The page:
Kyle Lowry: A

Kyle Lowry began the 2013-14 season at a crossroads -- a talented, enigmatic, but ultimately underachieving player who had yet to put his considerable skill-set to use in an entire NBA season.

Kyle Lowry finished the 2013-14 season as one of the best point-guards in the NBA.

DeMar DeRozan took most of the plaudits from the casual fan, and those outside of the Toronto media and Raptors fan-base, but anyone who's followed the team closely this season knows that Kyle Lowry was the Raptors' best, and most valuable player -- it's not even close. He's the engine that drives the train, the fuel the drives the engine; the entire train, even.

The stats were there for Lowry this season; 17 points, 7 assists, and 4 rebounds per game -- all career highs -- to go along with career highs in 3-point shooting percentage and PER. Those numbers should've been good enough to earn him a place on the Eastern Conference All-Star team -- they weren't, because of Lowry's bad reputation/the head coaches outsource their votes to Joe Johnson fans -- but they should earn him 3rd team All-NBA honours.

Lowry's impact on the Raptors this season cannot simply be reflected in the box-score, however. Defensively, he became of the best guards in the league this season. Whereas last season he gambled for steals, this year he stayed disciplined within Casey's defensive scheme, harrying his opposite number on the ball, and playing some of the best help defense you're ever likely to see from someone who's just 6 feet tall. The charges that Lowry drew under the basket, time and time again this season, aren't reflected in the conventional box-score, but were a huge reason why the Raptors were a top-10 team in defensive efficiency.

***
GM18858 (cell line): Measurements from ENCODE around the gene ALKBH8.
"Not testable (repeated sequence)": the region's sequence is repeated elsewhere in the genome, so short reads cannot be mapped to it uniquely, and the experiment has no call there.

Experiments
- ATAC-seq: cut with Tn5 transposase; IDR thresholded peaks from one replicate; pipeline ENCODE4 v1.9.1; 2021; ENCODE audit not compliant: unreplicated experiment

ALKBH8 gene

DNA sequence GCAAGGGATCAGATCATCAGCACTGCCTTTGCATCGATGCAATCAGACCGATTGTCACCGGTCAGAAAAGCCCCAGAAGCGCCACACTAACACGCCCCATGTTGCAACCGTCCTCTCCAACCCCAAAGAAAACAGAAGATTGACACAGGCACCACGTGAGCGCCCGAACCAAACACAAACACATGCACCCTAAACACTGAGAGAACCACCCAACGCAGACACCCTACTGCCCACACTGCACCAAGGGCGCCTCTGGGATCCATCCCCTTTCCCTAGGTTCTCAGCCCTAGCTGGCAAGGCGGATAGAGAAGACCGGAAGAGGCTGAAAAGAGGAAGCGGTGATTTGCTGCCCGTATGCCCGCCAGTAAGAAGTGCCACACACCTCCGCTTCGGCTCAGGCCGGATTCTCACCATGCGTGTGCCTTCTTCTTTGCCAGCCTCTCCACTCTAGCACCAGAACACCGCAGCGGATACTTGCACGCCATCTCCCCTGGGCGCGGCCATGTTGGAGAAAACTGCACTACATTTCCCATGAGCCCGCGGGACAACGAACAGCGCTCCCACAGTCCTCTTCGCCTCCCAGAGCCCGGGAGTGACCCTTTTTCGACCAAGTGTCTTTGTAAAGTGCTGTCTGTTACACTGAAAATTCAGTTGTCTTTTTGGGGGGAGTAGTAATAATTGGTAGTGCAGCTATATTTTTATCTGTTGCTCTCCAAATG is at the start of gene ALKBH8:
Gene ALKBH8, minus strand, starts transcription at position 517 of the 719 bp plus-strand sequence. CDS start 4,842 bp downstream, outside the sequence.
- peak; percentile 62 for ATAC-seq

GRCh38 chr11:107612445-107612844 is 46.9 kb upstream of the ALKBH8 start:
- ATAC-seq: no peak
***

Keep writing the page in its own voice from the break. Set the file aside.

Kyle Lowry also became a great leader this year, a quality that is often overlooked in this age of advanced metrics, but one that is vital to the health of a basketball team. He led the Raptors by example, whether it was driving to the basket in traffic when the Raptors' offense stagnated (this happened often, by the way) and they needed points, or drawing a charge underneath the basket to swing the momentum in a tight game. The Raps were never out of games this season, and many of the team's furious comebacks, or near comebacks, were initiated by their point-guard.

It's hard to see Lowry not back in a Raptors uniform next season. He just enjoyed the best season of his career, and has developed a great relationship with both Dwane Casey (despite a rocky start) and Masai Ujiri. More will be written on this soon enough, but expect Lowry to sign for somewhere in the range of $12 million per year. And if he continues to perform at the level we just witnessed, that'll be a bargain.